|Department of Public Information • News and Media Division • New York|
Press Conference by President of Kyrgyzstan
Kyrgyzstan’s outgoing President this afternoon touted the Central Asian country’s orderly presidential elections last month as the start of an era marked by peaceful, transparent transitions of power, stability and growth.
“We have totally changed the code of behaviour in my country,” Roza Otunbayeva, interim Kyrgyz President since April 2010, said during a Headquarters news conference. “We hope that this will be the way for years to come and that people will follow the rules.”
On 1 December, businessman and former Prime Minister Almazbek Atambayev, who emerged as the winner of election polls held 30 October, would take office, putting an end to years of autocratic rule and two coups that forced out two Presidents in the last five years, she said.
Ms. Otunbayeva expressed confidence that through power-sharing with opposition political parties, economic transparency and a system of checks of balances, the impoverished, mainly Muslim nation of some 5 million people would move forward.
She acknowledged that in the past 18 months, Kyrgyzstan had “gone through a difficult period”. In June 2010, deadly clashes between ethnic Kyrgyz and ethnic Uzbeks killed hundreds of people and displaced tens of thousands.
But since she began running the country in April last year, Kyrgyz officials had introduced a constitution by referendum, conducted free, fair and transparent elections that had officially declared the country a parliamentary republic, and formed a governing coalition, she said. The economy had expanded a brisk 9 per cent in the past nine months.
She noted that Vladimir Putin, Prime Minister of the Russian Federation, had recently said that the Arab Spring had started in Kyrgyzstan.
Asked what advice she would give to transitional Governments in Arab nations based on Kyrgyzstan’s experience as a former Soviet republic, she stressed the importance of strong, united political parties and support for civil society and the media.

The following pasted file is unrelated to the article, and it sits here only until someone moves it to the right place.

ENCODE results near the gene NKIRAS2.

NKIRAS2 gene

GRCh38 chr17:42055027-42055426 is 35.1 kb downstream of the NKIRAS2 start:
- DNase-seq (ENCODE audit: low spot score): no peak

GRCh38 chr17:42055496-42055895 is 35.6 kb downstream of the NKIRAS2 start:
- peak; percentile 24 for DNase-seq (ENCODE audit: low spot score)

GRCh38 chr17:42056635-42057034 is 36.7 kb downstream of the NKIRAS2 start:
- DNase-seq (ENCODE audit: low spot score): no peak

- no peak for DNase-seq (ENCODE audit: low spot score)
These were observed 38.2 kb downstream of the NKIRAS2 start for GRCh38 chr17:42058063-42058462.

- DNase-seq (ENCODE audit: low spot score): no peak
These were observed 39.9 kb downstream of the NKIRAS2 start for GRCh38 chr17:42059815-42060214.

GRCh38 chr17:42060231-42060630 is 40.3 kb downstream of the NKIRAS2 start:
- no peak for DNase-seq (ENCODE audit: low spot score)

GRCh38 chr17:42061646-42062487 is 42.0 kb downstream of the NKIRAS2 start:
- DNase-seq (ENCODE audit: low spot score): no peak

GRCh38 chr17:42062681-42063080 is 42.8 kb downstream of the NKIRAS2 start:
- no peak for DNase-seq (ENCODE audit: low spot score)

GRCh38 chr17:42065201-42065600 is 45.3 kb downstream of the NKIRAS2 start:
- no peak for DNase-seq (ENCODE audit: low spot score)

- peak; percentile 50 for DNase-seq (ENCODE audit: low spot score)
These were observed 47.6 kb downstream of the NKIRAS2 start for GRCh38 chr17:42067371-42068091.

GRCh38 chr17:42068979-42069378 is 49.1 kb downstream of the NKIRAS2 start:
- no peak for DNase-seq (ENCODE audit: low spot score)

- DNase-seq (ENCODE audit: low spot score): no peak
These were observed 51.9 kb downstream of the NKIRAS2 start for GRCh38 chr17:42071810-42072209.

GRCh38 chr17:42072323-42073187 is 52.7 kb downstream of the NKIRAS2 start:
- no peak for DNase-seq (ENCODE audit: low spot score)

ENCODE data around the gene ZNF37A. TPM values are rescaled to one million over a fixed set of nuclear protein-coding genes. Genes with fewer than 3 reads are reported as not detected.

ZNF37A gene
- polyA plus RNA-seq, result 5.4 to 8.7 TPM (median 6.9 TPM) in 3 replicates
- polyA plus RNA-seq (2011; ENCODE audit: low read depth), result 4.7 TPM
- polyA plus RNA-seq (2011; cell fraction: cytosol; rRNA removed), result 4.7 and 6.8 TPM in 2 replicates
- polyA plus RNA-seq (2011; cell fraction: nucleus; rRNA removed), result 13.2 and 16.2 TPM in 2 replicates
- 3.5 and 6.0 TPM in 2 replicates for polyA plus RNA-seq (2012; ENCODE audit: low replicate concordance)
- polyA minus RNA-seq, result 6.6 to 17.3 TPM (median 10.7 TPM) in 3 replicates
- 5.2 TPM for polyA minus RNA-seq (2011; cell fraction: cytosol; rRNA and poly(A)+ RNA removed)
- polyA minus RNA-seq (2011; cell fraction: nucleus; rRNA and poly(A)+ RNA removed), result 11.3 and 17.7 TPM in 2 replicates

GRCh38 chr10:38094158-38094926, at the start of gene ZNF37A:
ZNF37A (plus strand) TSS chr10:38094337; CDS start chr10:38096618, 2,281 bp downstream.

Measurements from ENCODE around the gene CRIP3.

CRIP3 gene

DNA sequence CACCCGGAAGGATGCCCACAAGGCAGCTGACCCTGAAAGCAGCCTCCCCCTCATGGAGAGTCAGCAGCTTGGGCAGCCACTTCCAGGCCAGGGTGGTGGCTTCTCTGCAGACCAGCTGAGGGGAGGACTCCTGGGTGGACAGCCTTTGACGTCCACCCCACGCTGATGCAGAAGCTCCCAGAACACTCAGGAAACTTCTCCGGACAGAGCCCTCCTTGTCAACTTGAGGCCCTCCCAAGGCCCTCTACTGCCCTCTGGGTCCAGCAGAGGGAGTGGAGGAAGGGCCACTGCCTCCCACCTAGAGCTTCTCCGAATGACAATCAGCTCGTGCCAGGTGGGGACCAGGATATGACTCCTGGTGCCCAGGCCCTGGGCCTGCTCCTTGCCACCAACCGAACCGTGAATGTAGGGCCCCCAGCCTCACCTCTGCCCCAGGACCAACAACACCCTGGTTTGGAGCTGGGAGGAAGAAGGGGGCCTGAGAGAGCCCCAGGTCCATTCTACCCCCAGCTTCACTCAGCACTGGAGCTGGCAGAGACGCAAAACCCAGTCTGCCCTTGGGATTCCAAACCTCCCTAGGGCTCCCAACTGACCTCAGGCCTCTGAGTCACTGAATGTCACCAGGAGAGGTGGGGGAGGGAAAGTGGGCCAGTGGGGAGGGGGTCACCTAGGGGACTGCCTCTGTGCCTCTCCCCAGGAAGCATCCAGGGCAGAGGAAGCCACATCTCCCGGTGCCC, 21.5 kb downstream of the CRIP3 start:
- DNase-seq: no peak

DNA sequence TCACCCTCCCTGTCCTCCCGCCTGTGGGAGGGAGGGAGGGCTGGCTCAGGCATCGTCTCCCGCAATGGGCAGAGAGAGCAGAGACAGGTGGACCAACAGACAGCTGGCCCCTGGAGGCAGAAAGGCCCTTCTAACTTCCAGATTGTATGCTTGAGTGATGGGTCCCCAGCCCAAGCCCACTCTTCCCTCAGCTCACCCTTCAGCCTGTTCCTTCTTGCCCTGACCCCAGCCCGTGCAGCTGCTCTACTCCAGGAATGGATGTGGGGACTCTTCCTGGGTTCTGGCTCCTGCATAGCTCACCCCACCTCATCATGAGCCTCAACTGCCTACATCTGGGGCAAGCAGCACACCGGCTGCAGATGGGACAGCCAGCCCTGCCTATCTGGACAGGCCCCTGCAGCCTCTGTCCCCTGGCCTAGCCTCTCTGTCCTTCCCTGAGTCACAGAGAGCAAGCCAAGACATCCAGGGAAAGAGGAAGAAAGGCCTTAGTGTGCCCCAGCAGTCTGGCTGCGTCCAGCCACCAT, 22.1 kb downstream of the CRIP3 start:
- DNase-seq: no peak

Asked how Kyrgyzstan was developing economically, she said the country was working closely with international financial institutions and regional banks. It also relied on bilateral aid, particularly from the Russian Federation, to strengthen its fragile borders and bolster security. As a member of the Shanghai Cooperation Organization, Kyrgyzstan was expanding trade and economic ties with China.
Regarding the country’s high economic growth rate, she said it was fuelled largely by mining and energy sector development. Through a joint venture with the Canadian mining firm, Centerra Gold, among others, Kyrgyzstan aimed to boost annual gold production from 20 tonnes to 30 tonnes.
As to Turkish Prime Minister Recep Tayyip Erdoğan’s trip to Kyrgyzstan in February, she said that visit had been “very fruitful” and that his political and economic support for Kyrgyzstan was badly needed and timely. She lauded Mr. Erdoğan’s recent travel to and support for other Muslim nations as “remarkable and important” for the wider global community.
Asked if she had done enough during her term to end the ethnic violence that had gripped the country in 2010, and to hold the perpetrators to account, she said that her short term had only given her enough time to perform crisis management and to encourage the use of peacebuilding funds. Nevertheless, she had been able to set up a national commission and an Independent International Commission of Inquiry to investigate and report on the matter. The Government was now working to implement the recommendations of the latter body. The Parliamentary Commission on Ethnic Violence had also issued a relevant report.
Moving forward, reconciliation between the Kyrgyz and Uzbek communities was vital, as was integrating Uzbeks into the military and senior Government posts, she said. Her successor must also instil the rule of law and reform the court system in line with global standards.
Asked if she supported the United States military’s continued use of Manas airbase as a main hub for supplies to its forces in Afghanistan after its agreement with the Government of Kyrgyzstan expired in 2014, she said the incoming President had stated his desire to convert the base into a civilian airport after 2014. She stressed the importance of development in Afghanistan, but declined to comment further on the matter.
As to whether Kyrgyzstan’s recent attempt to win a non-permanent seat on the Security Council had soured its relations with Pakistan, its competitor, she said her country had declared its aspiration for a seat as far back as 1997. “We have a right to do this,” she said, and expressed hope that the move had not offended Pakistan, which had won the bid.
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